Legislators Ordered to Forfeit Pay
By KATY GRIMES
Do the job right or don’t get paid. That was State Controller John Chaing’s message yesterday to the California Legislature.
Chiang told media that the math did not add up in the budget passed by the Legislature and found that the budget committed California to $89.75 billion in spending, but only provided $87.9 billion in revenues.
As mandated by Proposition 25, the Legislature must pass a budget by the June 15 constitutional deadline, or forfeit legislators’ pay until a budget is passed. Chiang’s analysis determined that the budget did not meet the requirements of Prop. 25 because the budget wasn’t balanced.
“My office’s careful review of the recently-passed budget found components that were miscalculated, miscounted or unfinished,” said Chiang in a statement. “The numbers simply did not add up, and the Legislature will forfeit their pay until a balanced budget is sent to the Governor.”
The conroller’s Budget Analysis on his Web site calculated that the budget passed was $1.9 billion in the red.
Most interestingly, last week the Howard Jarvis Taxpayers Association delivered a letter to Chiang demanding that he withhold Legislators’ pay for their failure to pass a balanced budget by the June 15 deadline.
It appears that Chiang listened.
In a statement, Jarvis President Jon Coupal said, “If the State Controller is sued by those who failed to do the jobs they were elected to do, we will stand with Chiang. We won’t sit idly by as the Democrat majority shirks their responsibilities to the people.”
And, it’s too late for a “bridge tax” to be passed before the 2011-12 fiscal year begins on July 1, according to the Board of Equalization, which needs at least 15 days to notice taxpayers. The “bridge tax” would keep revenues from Gov. Arnold Schwarzenegger’s 2009 tax increases flowing into the treasury until voters presumably would decide whether to extend the taxes another five years in an election this fall.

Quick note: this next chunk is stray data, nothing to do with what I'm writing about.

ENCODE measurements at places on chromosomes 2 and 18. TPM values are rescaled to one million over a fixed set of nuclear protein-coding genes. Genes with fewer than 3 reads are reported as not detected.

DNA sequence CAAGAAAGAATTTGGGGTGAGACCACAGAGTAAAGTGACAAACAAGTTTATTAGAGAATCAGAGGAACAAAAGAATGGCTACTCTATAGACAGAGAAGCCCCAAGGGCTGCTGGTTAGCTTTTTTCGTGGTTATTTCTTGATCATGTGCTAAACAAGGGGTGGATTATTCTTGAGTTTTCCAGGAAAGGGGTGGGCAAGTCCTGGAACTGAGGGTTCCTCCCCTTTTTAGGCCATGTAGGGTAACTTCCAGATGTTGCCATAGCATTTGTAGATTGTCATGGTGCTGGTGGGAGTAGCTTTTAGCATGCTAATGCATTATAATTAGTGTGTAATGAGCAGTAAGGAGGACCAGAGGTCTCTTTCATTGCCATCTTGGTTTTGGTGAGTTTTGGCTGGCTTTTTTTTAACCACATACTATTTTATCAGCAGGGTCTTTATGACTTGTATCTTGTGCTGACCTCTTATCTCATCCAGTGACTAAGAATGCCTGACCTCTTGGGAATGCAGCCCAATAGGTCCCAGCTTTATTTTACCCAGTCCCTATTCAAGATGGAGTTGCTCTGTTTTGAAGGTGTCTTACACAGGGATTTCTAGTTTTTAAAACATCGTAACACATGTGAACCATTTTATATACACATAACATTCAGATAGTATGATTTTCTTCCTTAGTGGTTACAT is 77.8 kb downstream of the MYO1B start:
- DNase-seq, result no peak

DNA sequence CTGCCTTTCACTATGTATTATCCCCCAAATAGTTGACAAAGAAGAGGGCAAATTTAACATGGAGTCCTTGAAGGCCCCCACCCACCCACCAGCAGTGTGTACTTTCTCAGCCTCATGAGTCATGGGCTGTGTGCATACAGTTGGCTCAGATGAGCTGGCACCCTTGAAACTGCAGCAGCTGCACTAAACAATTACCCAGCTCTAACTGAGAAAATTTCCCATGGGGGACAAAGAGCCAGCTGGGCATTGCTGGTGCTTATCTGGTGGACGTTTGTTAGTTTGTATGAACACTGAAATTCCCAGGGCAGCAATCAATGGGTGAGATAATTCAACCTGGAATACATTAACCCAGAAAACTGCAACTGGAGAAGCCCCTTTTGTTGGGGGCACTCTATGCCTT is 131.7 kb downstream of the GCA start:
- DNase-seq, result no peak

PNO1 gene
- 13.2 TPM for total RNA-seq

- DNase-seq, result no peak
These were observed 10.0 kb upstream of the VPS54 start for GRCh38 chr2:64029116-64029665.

They Supported Prop. 25
Just over one year ago, when the YES on Prop 25 campaign was heating up and claiming “the majority vote budget initiative will reform California’s budget process,” Sen. President Pro Tem Darrell Steinberg and Assembly Speaker John Perez, both Democrats, shared their support of the initiative: “I support efforts like this one that lead to California’s budget being approved by a majority vote,” Pérez said. “It’s time to end the gridlock, backroom deals and political games that come with being one of only three states that requires a 2/3 vote to pass the budget.”
“This initiative gives us an opportunity to begin changing the dysfunctional budget process,” said Steinberg. “A majority vote budget is an important first step towards common sense reform that protects taxpayers and ends the budget gamesmanship.”
Be careful what you wish for.
Only this latest budget doesn’t appear to have even come close to the claims of the Prop. 25 backers. “This budget had no reforms, no spending cap, was loaded up with illegal tax increases and was not balanced. And taxpayer advocates say that much of it was unconstitutional, including the tax hikes called ‘fees’,” I wrote last week.
In his veto of the budget passed only the day before, Gov. Jerry Brown said the Legislature had passed a budget that was not “balanced,” and Chiang’s budget analysis shows that is the case.
Proposition 98 guarantees that about 40 percent of the general fund budget goes to K-14 education. Prop. 98, by Chiang’s calculation, mandates $36.8 billion in education spending. But the June 15 budget was “more than $1.3 billion below the requirement.”
Other major shortfalls show an overestimation of $320 million from hospital fees from SB 335; $103 million from SB1X 9 Managed Care Plan Taxes; $300 million AB1X 22 Motor Vehicle Fees; $22 million for increased premiums for Healthy Families; and $209 million for realignment.
After the passage of Prop. 25 last November, many predicted that the removal of the supermajority on budget bills would make it much easier for Democrats to support spending that Republicans would never agree to by a two-thirds vote, leading to more dangerous borrowing, budget gimmicks and tricks, and even bigger deficits.
This latest twist in the drama of California politics is intriguing and will no doubt force legislators to go back to the drawing table and negotiate like adults.
And while the Democratic majority appears to be hamstrung by their own propositions and legislation, Coupal had an interesting spin on the situation: “It is poetic justice that the Democrats in the Legislature and their puppet masters in the public employee unions have been hoisted upon their own petard by Propositions 98 and 25. Now, instead of blaming the controller or the Republicans, they need to do their job and pass a balanced budget based on real revenue. Families, businesses, and the vast majority of other states have done this and they can, too.”
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